At this point, those who feel that Wi-Fi Sense is a security risk paint a scenario that sounds horrifying: Everyone I know can automatically connect to your network.
In theory, that's true. But it doesn't factor in the proximity-based nature of Wi-Fi.
Yes, if I select that option, people in my Outlook.com or Skype contacts (as well as my Facebook friends if I opt in to this feature) will be able to securely sign in to your wireless network, but only if they are actually in your lobby.
I might have hundreds of contacts and Facebook friends, but the only way they can access your network is if they are already in the building (or, if you have a really strong Wi-Fi signal, in the parking lot).
So, how is that going to happen? And why?
My friends and family and business contacts are scattered around the country and even around the world. If one of my contacts is in your lobby, it's probably because she is there to do business with you, and the reason she is in my contacts list is because all of us share a business relationship.
Is my deadbeat cousin from Reno who spends all his time playing Facebook games going to camp out in your lobby as if it's a Starbucks? Is one of my Skype buddies going to cruise into your parking lot and steal your Wi-Fi?
Not likely, because they don't even know you exist.
There's no master list of networks I've shared using Wi-Fi Sense. My hundreds or even thousands of contacts have no way of knowing they don't have to ask your receptionist for the Wi-Fi key if they are waiting in your lobby.
At any rate, this scenario wouldn't happen in the real world, because as your visitor I didn't click the check box to share your network. Why would I go out of my way to do that?
And even if I did, how is that configuration going to hurt you? That's the threat assessment you have to make.
What you can do
As I've tried to make clear, I don't see any realistic scenarios where this feature poses a threat. (I remember a colleague, back around the launch of Windows Vista, who was convinced that the new voice recognition feature was going to be a security nightmare. People could walk by your machine and format drive C: just by yelling commands! But I digress...)
Regardless of how you feel about Wi-Fi Sense, there are common sense measures you can and should take to secure your wireless network. I assume that:
- You have already enabled WPA2 security with a strong passphrase.
- If you regularly have visitors and you don't want to permit sharing of your wireless network, you've already added _optout to your SSID using the instructions in this FAQ.
- You've disabled remote administration of your router and replaced the default password with a strong one.
Here's what to do next.
1. Treat your Wi-Fi password as if it were the key to your home or office.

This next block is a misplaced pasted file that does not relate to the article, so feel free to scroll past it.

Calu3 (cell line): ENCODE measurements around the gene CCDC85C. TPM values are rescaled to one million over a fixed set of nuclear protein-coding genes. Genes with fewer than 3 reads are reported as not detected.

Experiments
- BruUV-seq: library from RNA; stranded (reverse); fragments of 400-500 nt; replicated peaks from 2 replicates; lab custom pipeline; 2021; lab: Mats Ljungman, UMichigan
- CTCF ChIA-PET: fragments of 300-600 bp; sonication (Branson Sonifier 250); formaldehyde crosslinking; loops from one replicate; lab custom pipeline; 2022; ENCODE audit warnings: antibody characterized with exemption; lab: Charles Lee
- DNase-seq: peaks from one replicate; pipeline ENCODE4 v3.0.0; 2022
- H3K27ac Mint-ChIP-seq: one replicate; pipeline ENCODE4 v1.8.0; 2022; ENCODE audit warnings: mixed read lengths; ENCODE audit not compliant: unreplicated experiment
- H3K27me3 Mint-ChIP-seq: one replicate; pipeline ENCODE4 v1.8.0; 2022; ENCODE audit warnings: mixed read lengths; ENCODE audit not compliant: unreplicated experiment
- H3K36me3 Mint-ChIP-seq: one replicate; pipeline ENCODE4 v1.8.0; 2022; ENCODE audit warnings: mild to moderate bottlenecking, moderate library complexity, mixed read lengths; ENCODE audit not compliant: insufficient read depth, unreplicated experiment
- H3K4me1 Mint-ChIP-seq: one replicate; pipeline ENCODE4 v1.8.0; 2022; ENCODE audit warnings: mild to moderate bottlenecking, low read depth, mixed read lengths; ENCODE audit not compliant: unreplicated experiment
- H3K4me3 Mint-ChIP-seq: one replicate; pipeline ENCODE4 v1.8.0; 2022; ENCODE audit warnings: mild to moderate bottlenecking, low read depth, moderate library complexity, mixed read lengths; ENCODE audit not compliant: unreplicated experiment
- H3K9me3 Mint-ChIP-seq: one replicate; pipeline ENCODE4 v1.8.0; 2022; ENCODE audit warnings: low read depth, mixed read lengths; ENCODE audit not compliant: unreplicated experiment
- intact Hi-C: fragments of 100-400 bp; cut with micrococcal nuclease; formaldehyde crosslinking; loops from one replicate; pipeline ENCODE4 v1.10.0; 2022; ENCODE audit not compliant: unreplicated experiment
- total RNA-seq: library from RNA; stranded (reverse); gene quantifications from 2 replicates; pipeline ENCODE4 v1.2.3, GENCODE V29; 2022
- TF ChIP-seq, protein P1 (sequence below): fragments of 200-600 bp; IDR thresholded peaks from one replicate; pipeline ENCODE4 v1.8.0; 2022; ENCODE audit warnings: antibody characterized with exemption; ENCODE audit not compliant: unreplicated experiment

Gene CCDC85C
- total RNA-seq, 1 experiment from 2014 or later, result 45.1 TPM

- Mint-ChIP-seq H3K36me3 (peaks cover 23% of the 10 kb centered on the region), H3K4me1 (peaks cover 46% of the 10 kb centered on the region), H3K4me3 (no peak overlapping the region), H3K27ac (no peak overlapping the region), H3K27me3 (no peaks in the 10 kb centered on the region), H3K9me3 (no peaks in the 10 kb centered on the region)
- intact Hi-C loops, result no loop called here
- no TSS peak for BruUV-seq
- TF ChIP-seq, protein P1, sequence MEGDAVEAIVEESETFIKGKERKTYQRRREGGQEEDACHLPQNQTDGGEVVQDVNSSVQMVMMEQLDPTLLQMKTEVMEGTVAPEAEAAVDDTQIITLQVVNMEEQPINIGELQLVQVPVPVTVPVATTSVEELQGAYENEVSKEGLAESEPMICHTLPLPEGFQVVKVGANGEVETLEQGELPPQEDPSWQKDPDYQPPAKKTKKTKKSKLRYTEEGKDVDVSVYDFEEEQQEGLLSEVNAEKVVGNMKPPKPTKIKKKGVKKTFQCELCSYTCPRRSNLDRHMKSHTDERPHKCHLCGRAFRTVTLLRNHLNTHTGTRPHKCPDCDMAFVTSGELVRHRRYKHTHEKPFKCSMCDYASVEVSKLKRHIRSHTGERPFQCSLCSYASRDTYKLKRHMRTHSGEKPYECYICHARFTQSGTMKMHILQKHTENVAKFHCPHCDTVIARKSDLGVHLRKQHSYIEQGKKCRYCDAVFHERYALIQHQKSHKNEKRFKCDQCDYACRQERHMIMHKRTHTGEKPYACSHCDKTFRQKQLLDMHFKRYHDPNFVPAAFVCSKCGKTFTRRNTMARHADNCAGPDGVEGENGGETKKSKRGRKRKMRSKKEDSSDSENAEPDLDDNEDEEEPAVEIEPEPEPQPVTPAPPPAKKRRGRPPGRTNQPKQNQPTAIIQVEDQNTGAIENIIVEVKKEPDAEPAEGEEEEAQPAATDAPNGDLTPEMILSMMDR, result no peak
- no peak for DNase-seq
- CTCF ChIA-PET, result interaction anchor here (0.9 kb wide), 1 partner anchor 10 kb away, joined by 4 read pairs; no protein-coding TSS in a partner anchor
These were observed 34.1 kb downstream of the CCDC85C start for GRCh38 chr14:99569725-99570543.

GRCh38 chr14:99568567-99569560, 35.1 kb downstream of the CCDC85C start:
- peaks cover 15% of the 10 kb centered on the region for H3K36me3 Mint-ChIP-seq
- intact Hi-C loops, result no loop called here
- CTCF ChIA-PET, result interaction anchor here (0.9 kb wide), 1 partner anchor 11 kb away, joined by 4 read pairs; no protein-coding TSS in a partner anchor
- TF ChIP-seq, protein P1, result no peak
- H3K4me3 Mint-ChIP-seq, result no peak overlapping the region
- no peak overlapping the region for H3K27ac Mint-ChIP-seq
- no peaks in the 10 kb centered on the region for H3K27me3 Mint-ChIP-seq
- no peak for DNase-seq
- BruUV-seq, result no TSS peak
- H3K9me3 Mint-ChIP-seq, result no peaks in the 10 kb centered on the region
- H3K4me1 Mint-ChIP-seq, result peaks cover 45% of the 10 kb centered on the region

Hand out your Wi-Fi password only to trusted individuals.
That's not just me talking. That's the advice of every major security source, including Google. Here's what the official Google blog had to say two years ago in a post titled "Securing Your WiFi Network." After encouraging you to create a strong password, they advise
If you're in a private space such as your home, it's OK to write this password down so you can remember it, and keep it somewhere safe so you don't lose it. You might also need it handy in case your friends come to visit and want to connect to the Internet via your network. Just like you wouldn't give a stranger a key to your house, you should only give your WiFi password to people you trust. [emphasis added]
You should also, of course, train your employees not to share your company's Wi-Fi password. But what about visitors and guests?
2. Ask visitors and guests not to write down or share Wi-Fi passwords.
Every modern device, regardless of operating system, is capable of saving Wi-Fi credentials in encrypted form. When someone shows up at your home or office, they might ask for your Wi-Fi password. Ask them not to write it down or share it. Train your reception staff to include that admonition when giving the user the passphrase If they're worthy of your trust, they'll respect that wish.
And if you can't trust your visitors not to share it, go one tiny step further: When they request access to your Wi-Fi network, ask them to open the connection interface and hand their device to you so you can type the passphrase yourself. In your office, this is something your reception staff can do. Naturally, you've trained them not to share credentials with other people, so they're not going to check that box in Windows 10.
Your guests will be able to access your account, but they won't be able to see the saved passphrase, which means they can't share access with anyone else.
3. Set up a guest network, separate from your business network.
You're not letting your guests use your Wi-Fi access point to sign in to the same network where your business files are located, are you?
If you answered yes, please stop doing that. Every modern router has the capability to create a guest network, isolated from your business network. If your router doesn't offer that capability, it's time to replace it.
4. Change your Wi-Fi passwords regularly.
Anyone who is concerned about the security of any networked asset should change its passwords at regular intervals. For a small business that is using consumer-grade hardware, you might decide to change the password for the company's internal wireless network every few months.
For wireless networks in an office, change the guest password every Friday afternoon. If some jerk using Windows 10 inconsiderately shares your account with his contacts, the shared, encrypted credentials will stop working after a few days.